U.S. Resumes Filling of Strategic Emergency Oil Reserve
The falling price of crude oil makes this the opportune time for the government to fill its emergency oil reserves.
The U.S. Department of Energy (DOE) announced on Friday that it had begun purchasing 12 million barrels of crude oil for the nation’s Strategic Petroleum Reserve (SPR) in order to replenish stockpiles which were sold after hurricanes Katrina and Rita in 2005.
“DOE plans to take advantage of the recent sharp decline in crude oil prices to enter the market,” the department said in a statement.
A Congressional moratorium imposed in May of last year, prevented the government from making purchases after crude oil spiked. Since hitting a high of $147 a barrel in July, crude oil has plummeted to the $30-$40 per barrel range, which allowed for the cancellation of the ban on purchases for the SPR.
Currently, the SPR has a storage capacity of 727 million barrels and an inventory of 702 million barrels (97%) stored in the SPR’s underground salt caverns located along the Gulf Coast of Louisiana and Texas.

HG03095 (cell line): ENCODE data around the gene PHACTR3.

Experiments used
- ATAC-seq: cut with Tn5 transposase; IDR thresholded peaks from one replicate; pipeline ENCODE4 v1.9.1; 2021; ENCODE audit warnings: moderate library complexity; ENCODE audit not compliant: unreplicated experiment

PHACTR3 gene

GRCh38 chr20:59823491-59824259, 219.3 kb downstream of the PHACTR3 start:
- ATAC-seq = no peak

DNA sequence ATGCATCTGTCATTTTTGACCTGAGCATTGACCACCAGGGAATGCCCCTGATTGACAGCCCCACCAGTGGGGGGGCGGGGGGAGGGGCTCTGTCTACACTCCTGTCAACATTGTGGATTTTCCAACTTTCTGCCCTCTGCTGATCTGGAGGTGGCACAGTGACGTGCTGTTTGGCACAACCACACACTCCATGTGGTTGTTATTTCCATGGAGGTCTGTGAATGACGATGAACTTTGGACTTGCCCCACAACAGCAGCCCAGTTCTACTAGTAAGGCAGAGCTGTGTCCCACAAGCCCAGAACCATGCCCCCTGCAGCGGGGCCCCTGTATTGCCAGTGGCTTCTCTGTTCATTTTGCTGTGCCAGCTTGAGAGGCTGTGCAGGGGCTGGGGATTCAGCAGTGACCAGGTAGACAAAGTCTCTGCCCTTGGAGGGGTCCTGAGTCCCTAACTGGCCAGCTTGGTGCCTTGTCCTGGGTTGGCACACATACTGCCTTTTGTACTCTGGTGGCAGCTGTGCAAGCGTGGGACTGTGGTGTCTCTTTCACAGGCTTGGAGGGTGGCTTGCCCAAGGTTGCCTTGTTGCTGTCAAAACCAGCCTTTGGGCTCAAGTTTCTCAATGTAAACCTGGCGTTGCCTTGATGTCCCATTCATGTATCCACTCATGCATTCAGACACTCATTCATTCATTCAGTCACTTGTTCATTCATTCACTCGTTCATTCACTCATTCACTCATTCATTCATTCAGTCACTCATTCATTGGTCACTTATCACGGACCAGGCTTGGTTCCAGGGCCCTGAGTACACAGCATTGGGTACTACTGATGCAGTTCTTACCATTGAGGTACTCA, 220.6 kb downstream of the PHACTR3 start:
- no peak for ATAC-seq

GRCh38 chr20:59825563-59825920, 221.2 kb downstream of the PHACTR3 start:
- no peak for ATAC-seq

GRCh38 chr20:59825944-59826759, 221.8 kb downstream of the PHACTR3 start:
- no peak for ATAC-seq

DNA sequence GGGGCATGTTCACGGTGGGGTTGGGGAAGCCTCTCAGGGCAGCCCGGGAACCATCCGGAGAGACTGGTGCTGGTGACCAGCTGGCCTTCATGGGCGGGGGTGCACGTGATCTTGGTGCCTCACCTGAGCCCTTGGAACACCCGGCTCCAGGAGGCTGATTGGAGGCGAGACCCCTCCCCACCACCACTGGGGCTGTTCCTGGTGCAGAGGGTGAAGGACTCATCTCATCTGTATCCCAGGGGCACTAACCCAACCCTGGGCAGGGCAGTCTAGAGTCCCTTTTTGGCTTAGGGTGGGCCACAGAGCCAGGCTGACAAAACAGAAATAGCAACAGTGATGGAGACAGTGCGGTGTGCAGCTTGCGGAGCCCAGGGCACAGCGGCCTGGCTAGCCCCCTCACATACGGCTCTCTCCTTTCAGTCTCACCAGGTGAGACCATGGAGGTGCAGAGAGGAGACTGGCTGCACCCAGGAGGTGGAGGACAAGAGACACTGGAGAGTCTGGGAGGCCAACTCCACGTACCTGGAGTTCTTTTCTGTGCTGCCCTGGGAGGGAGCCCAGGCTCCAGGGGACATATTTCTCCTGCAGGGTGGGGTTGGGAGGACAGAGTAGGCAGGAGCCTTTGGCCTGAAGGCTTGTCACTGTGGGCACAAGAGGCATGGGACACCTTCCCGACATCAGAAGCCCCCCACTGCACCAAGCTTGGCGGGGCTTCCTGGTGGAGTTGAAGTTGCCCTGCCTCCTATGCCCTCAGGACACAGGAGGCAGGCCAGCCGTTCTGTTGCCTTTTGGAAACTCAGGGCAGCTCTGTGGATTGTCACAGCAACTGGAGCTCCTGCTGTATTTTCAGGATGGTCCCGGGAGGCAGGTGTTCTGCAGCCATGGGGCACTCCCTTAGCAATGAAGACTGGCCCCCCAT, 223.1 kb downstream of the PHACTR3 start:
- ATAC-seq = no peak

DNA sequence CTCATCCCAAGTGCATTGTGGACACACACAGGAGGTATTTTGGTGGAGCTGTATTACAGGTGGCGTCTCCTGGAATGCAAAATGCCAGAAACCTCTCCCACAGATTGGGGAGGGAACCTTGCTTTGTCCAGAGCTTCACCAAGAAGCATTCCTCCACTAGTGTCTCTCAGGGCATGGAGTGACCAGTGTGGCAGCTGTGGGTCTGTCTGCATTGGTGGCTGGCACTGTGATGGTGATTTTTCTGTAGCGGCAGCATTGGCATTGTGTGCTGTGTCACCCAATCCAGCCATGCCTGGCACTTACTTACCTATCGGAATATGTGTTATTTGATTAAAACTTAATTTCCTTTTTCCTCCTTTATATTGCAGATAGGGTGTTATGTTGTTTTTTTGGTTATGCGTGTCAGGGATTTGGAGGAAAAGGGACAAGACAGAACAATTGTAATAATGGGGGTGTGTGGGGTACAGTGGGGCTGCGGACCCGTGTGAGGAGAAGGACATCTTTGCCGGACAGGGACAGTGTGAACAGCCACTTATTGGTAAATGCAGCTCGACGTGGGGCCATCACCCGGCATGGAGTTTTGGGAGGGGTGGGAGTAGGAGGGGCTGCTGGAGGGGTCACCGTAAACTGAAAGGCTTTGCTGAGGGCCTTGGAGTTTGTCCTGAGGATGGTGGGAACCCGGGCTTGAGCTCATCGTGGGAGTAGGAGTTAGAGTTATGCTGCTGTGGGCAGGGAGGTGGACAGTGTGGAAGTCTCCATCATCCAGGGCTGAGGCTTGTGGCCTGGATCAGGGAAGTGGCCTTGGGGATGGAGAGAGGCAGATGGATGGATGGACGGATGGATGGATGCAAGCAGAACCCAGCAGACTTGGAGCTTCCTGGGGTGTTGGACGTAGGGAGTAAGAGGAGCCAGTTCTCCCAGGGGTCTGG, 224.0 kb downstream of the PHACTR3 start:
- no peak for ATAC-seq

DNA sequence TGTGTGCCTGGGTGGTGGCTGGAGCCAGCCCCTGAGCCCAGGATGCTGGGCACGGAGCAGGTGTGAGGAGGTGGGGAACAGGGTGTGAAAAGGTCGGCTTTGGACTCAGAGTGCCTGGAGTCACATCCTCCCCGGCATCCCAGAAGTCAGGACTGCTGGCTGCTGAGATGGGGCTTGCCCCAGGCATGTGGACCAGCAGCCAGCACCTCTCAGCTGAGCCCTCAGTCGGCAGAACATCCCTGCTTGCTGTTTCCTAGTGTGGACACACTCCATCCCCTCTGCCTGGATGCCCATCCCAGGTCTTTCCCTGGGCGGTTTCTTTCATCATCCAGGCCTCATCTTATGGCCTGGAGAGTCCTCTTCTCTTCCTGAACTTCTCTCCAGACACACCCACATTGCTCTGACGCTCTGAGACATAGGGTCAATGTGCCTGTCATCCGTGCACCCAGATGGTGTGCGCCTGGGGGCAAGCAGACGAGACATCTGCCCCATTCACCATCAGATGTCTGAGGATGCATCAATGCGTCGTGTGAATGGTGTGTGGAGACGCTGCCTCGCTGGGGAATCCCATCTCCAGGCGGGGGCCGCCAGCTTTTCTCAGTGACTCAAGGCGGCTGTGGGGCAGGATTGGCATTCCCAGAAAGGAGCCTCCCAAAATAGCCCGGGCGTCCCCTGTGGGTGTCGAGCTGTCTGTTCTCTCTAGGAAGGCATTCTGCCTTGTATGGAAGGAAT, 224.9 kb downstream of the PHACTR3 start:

“The SPR is a critical component of our nation’s energy and national security,” DOE spokeswoman Healy Baumgardner said in a statement.
The reserve was created in 1975 in the aftermath of the Arab oil embargo to provide a cushion against severe supply disruptions.
The department also said that an additional 2.18 million barrels will be bought to make up for missed allocations, and refiners are being asked to return 5.5 million barrels that were loaned from the U.S. reserve last year after hurricanes Gustav and Ike.
Crude oil for February delivery closed at a little above $46 a barrel Friday, after gaining 3.5 percent during trading on the New York Mercantile Exchange. In the aftermath of Hurricane Katrina in September, 2005, crude was selling between $62 and $67 a barrel on the spot market.
“Activities to resume SPR fill are taken in accordance with the provisions of the Energy Policy Act (EPAct) of 2005, which directs that DOE fill the SPR to its authorized capacity of one billion barrels, and advances the President’s agenda to increase the Nation’s energy security,” the DOE said in its press release.
The reserve held 567 million barrels when President George Bush took office in 2001.